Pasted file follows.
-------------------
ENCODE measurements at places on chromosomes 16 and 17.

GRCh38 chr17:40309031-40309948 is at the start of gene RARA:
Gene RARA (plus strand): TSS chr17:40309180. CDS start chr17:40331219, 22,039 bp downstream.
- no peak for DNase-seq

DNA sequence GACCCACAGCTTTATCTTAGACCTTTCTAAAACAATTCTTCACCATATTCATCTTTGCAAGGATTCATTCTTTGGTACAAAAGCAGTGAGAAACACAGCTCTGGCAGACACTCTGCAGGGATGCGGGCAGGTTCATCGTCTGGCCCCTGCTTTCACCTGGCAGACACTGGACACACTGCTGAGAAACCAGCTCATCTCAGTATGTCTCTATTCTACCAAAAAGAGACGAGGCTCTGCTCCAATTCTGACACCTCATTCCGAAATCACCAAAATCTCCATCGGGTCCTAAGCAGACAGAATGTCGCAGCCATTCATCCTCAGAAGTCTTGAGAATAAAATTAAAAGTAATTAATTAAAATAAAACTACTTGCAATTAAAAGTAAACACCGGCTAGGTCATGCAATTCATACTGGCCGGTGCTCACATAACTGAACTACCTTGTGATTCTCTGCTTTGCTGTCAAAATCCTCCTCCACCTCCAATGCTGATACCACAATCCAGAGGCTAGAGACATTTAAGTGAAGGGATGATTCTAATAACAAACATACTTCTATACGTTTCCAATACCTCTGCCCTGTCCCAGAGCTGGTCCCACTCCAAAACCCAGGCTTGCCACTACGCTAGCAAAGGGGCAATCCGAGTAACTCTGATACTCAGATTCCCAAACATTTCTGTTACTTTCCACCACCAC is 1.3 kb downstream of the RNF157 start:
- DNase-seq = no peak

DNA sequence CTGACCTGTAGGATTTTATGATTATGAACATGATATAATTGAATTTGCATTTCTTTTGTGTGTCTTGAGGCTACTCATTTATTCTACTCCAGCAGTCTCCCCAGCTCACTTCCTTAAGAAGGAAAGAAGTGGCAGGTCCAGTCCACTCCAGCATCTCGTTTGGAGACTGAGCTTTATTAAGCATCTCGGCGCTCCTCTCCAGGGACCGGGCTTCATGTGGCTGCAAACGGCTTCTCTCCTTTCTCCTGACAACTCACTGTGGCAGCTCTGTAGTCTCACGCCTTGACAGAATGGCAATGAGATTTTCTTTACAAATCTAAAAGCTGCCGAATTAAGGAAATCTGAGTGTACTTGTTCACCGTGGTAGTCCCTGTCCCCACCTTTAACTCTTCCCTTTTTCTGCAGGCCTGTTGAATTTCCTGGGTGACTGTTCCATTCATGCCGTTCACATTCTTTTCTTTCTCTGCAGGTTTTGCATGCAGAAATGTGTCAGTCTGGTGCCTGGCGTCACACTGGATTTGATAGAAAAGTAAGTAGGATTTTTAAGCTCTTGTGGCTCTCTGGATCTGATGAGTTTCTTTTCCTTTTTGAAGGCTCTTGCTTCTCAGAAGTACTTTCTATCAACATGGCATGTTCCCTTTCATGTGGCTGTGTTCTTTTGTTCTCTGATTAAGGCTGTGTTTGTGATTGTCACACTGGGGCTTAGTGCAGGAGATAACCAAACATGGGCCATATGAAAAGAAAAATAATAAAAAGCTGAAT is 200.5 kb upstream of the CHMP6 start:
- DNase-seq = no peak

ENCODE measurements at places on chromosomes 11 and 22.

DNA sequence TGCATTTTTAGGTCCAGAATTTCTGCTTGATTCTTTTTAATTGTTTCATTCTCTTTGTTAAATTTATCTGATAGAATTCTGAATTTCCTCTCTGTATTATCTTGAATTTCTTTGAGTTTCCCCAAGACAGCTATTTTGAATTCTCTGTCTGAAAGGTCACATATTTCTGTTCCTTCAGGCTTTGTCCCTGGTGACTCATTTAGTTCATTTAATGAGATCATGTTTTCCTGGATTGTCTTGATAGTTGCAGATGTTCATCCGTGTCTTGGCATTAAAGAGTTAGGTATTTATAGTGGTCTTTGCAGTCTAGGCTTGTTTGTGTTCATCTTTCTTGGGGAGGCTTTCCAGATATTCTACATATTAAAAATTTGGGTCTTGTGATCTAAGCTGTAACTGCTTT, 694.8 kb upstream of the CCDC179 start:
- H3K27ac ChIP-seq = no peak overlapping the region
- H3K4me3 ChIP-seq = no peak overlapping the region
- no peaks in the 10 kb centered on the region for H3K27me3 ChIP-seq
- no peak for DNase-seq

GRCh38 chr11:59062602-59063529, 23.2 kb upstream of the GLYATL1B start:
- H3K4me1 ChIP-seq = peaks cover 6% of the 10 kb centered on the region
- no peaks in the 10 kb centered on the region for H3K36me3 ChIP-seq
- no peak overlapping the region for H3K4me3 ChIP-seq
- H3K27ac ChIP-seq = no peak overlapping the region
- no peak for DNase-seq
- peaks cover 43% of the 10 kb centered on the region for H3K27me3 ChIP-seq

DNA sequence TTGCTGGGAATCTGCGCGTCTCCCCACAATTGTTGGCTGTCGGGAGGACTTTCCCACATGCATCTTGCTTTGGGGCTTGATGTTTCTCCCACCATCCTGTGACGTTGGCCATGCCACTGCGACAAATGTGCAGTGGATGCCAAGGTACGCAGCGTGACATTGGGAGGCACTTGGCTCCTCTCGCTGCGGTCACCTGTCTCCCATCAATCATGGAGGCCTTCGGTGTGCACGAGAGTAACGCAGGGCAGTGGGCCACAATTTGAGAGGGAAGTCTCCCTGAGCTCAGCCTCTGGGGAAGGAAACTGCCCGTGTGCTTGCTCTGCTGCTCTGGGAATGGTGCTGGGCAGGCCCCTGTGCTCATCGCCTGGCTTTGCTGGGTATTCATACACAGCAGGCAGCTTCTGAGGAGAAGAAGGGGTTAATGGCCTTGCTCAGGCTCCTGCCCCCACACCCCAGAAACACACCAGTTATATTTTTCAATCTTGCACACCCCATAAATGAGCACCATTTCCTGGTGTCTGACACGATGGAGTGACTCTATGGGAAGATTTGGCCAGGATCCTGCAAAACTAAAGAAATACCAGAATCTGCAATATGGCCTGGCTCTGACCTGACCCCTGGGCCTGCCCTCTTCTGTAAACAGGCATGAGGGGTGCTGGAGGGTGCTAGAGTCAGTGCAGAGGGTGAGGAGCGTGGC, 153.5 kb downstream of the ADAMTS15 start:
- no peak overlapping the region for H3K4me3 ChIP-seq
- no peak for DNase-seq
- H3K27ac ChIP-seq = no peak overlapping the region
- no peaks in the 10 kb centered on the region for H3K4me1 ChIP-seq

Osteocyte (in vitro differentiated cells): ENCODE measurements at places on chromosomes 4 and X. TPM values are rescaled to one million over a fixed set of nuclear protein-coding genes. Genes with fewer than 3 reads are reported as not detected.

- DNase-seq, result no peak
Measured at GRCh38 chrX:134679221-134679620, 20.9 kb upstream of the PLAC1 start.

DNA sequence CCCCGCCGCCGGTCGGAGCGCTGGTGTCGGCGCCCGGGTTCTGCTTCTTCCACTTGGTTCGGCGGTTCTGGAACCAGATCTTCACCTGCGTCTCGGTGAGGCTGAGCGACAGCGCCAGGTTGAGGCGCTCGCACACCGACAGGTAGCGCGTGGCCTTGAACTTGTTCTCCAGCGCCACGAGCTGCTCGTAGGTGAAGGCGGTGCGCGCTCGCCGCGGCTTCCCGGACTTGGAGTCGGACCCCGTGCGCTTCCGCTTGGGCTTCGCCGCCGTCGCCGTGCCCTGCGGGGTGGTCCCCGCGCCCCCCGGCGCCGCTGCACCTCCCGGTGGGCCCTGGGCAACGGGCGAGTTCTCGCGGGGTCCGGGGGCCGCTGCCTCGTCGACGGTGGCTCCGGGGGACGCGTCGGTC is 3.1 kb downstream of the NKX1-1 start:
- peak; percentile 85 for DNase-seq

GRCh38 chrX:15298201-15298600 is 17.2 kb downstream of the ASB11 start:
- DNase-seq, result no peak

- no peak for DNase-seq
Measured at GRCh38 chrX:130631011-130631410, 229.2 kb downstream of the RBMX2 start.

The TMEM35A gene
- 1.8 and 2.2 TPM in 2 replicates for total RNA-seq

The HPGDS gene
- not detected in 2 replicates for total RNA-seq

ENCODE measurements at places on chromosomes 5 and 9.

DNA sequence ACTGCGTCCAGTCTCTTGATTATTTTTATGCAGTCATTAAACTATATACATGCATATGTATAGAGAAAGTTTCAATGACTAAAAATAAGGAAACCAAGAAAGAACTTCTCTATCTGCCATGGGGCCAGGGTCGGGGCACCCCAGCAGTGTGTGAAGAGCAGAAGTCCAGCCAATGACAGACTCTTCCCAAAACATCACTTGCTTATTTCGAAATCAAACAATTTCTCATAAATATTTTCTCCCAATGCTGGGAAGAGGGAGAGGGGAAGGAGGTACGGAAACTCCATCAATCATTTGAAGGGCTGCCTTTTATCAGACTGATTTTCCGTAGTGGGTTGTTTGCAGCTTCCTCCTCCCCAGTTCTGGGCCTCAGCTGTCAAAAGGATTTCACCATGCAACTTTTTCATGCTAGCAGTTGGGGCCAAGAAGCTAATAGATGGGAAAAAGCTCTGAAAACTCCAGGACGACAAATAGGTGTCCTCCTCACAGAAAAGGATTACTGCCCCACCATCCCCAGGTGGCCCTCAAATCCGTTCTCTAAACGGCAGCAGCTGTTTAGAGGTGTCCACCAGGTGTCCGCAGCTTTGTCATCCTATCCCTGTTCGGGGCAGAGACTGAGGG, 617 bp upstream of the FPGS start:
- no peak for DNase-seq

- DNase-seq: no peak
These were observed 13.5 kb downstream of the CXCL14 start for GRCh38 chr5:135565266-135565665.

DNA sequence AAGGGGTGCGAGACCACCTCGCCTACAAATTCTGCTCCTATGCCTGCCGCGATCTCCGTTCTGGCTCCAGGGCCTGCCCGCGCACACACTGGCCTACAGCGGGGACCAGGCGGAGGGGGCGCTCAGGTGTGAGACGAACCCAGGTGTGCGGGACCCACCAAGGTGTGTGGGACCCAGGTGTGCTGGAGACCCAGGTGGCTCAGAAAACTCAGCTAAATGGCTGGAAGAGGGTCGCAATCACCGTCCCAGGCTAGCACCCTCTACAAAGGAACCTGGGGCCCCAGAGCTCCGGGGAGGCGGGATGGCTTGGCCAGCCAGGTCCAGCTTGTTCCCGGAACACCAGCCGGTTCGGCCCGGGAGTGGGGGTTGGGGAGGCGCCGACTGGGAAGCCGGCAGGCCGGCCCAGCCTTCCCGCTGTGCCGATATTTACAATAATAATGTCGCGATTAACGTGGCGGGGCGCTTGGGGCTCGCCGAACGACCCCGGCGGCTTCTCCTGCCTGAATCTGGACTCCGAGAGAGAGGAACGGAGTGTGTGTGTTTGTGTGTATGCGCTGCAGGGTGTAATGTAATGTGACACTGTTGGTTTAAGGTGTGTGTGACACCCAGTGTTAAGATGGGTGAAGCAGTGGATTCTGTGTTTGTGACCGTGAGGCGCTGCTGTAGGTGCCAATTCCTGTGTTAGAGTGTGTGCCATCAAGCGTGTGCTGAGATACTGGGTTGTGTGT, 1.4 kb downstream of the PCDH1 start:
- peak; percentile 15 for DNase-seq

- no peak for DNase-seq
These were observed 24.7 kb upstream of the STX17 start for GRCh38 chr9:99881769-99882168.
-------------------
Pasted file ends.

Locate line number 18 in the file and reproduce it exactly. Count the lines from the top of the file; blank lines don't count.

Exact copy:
- no peak overlapping the region for H3K4me3 ChIP-seq